This cross-cultural exploration in self-realization and spiritual awakening brings India's most celebrated classic of wisdom into dialogue with the most radically powerful wisdom book of the Hebrew scriptures.
Jayavaita Swami writes, "As wisdom meets wisdom, as found in these two books--one biblical, the other from spiritual India--we see the daily issues of our world in a different way as we rise above them to consider what life is for, what ultimate profit we can gain from it, what meaning, what happiness, what lasting value. And as we read, we grow in wisdom ourselves."
Vanity Karma includes the full text of Ecclesiastes in a modern English rendering, with an illuminating commentary on each verse.
The plain-language commentary is followed by meticulous notes, making Vanity Karma valuable for the seeker, for the scholar, and for anyone who has ever asked, "What is the meaning of my life?"
Vanity Karma is the winner of the 2016 Benjamin Franklin gold award given by the Independent Book Publishers Association for the year's best book in the category "religion."
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Jayadvaita Swami--writer, editor, publisher, and teacher--is an American monk in the tradition of Krishna spirituality. As a writer, he crosses cultural boundaries to go deep into "the big questions" that speak to the essence of everyone's life. As an editor, he has edited more than forty volumes of translated Indian texts. As a publisher, he oversees the African division of the Bhaktivedanta Book Trust, the world's largest publisher of India's classic books of spiritual wisdom. As a teacher, he travels year round, speaking on spiritual literature with clarity, joy, erudition, and wit. He has taught in more than sixty countries.Review:
I had the great privilege of dialoguing with Jayadvaita Swami as he reflected on the message of Ecclesiastes, and the singular pleasure of reading his book in manuscript form. As a scholar of Ecclesiastes, I am deeply impressed with his grasp of the book's message. And as one who knew little about Krishna consciousness (Krishna-bhakti) I came to a deeper understanding and appreciation of its spiritual value. I enthusiastically recommend this book to all. --Tremper Longman III, Robert H. Gundry Professor of Biblical Studies, Westmont College
Jayadvaita Swami was raised in an American Jewish family and received a Reform childhood training in his younger years. He tells of two greatly transformative moments. The first was discovering an important Biblical book from the same skeptical Biblical wisdom tradition that produced the Book of Job. Qohelet (Ecclesiastes) aroused in him existential despair and angst and essentially blew him out of both contemporary Judaism and the materialistic American culture. And then he encountered Bhaktivedanta Swami Prabhupada, his teacher, the founder of the Krishna Consciousness movement. Over time, he became Swami Prabhupada's chief editor.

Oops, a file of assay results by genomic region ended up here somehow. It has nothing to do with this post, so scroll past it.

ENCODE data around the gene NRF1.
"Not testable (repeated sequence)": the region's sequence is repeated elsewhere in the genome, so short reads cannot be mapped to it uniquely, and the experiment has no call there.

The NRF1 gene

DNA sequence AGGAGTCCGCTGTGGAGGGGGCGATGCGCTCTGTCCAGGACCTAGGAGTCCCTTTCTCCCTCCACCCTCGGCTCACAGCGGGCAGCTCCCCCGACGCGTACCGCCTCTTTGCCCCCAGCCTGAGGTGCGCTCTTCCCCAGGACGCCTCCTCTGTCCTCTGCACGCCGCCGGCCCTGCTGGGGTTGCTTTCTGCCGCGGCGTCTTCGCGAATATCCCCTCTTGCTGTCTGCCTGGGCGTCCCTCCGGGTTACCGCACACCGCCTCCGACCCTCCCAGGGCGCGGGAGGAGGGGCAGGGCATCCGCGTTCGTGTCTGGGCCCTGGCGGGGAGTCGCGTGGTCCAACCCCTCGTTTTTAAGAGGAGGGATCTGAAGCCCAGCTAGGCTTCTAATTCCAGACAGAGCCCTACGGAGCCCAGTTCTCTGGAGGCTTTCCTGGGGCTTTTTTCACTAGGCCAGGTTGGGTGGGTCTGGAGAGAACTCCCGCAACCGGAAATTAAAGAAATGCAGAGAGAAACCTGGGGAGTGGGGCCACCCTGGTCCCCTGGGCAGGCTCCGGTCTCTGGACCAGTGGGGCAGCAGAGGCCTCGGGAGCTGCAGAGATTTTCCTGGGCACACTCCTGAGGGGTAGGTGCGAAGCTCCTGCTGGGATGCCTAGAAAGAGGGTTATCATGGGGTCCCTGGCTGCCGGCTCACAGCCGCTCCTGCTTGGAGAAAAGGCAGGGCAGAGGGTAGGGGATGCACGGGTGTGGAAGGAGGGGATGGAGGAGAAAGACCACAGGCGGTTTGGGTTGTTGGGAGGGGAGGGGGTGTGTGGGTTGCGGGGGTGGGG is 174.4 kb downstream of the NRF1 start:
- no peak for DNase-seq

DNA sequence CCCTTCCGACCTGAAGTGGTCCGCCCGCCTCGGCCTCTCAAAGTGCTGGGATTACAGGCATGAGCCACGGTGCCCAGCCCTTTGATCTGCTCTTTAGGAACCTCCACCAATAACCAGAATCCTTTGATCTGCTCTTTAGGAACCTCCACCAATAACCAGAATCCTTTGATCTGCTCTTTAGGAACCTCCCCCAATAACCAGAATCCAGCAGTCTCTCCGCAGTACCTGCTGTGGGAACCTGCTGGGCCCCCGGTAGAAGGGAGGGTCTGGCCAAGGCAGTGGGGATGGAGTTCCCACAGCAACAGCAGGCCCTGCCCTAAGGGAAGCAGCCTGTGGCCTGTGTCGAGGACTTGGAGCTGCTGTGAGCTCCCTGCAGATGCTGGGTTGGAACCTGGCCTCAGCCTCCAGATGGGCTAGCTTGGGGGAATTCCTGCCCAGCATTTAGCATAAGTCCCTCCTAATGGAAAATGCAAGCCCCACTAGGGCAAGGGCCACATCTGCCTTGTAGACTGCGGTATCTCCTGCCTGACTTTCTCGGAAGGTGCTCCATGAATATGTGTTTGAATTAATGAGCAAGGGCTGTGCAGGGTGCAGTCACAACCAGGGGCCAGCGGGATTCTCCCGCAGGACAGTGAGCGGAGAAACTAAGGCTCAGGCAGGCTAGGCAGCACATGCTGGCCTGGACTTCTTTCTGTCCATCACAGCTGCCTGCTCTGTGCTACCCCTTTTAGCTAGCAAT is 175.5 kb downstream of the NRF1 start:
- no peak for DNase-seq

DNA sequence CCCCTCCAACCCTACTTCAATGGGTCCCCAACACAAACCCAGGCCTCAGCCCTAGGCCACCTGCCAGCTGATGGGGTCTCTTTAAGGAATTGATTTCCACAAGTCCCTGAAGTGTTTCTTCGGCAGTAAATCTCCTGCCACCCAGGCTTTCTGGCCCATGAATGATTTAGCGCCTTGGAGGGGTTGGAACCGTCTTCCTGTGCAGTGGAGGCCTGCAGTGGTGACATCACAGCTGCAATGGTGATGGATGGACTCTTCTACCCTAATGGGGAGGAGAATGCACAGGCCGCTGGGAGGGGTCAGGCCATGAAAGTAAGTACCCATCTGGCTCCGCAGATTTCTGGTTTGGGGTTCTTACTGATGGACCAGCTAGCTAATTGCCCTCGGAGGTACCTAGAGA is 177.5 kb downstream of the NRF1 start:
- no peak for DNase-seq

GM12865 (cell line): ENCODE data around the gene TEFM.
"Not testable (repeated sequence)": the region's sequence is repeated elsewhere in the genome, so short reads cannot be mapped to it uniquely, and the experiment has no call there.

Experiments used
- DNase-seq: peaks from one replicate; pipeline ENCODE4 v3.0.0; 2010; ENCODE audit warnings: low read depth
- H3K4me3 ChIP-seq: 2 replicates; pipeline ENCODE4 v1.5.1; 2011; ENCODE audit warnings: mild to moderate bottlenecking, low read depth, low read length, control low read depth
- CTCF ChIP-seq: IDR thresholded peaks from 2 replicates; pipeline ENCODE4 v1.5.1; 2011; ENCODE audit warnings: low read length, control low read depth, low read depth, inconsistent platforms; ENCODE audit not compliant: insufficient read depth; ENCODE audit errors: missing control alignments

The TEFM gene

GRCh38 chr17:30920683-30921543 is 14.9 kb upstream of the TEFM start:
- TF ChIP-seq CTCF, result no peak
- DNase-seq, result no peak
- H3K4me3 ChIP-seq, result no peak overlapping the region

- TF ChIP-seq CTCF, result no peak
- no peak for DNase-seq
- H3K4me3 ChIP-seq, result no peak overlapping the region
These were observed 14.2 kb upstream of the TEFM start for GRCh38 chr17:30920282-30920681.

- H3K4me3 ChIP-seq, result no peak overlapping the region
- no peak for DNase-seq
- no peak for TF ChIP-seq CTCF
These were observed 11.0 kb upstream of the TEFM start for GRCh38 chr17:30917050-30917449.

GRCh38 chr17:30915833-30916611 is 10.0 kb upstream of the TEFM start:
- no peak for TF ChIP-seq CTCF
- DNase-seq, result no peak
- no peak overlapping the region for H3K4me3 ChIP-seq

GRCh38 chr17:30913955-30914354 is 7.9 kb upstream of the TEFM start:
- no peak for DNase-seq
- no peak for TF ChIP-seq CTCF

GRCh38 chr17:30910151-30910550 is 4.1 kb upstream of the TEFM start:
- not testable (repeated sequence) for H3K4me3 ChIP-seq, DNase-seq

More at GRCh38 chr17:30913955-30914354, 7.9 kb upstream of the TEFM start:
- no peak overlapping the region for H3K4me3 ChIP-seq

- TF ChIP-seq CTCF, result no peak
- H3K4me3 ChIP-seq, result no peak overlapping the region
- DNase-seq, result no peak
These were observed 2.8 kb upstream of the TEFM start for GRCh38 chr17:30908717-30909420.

Jayadvaita Swami continues to live a life of chanting in which he delights, as well as a life of deep study of Vedic texts, which, to my mind, have become for him his Torah. That life, ironically, has much in common with the traditional scholarly rabbinic life of prayer and study guided by the blessings of a great teacher, a rebbe.
In this interestingly ecumenical translation and commentary, the author brings important comparisons from Vedic and Buddhist texts, as well as from other traditions and from modern scholarly research, to illuminate Qohelet's presentation of all the obstacles to trust, faith and hope in the Divine Stewardship of reality.
As in Jayadvaita Swami's spiritual quest, so in this volume: The wrenching questions about the sense of meaninglessness that mortality generates, as expressed in the Jewish Biblical skeptical wisdom tradition, as well as in wisdom traditions worldwide, are resolved by the far more transcendental reality map of the Vedic tradition, particularly as transmitted through his teacher. Scholars, seekers and others who find little satisfaction in current cultural reality maps should find good reading in this study of Qohelet! --Rabbi Shaya Isenberg, Emeritus Professor and Chair, Department of Religion, University of Florida
Vanity Karma comprises a remarkable set of spiritual reflections that defies literary genre categorization. This book is part spiritual autobiography with its roots in the counterculture, part exposition of Hindu devotionalism deeply grounded in classical Sanskrit sources, and part analysis of a section of the Old Testament, drawing from its associated body of text-critical academic scholarship.
With his own forty years as a monk and Swami in an orthodox Hindu devotional tradition grafted onto an earlier Jewish cultural upbringing, the author brings two equally ancient but culturally disparate voices into conversation, probing life's 'big' existential questions--those of Qohelet in Ecclesiastes and those of Krishna in the Bhagavata tradition. The result is not just a serious contribution to inter-religious dialogue, but a spiritual manual in its own right.
Vanity Karma is a unique addition to the spiritual archives of our day and age, offering profound insights relevant to Truth seekers of any tradition. --Edwin Bryant, Professor of Hindu Religion and Philosophy, Rutgers University
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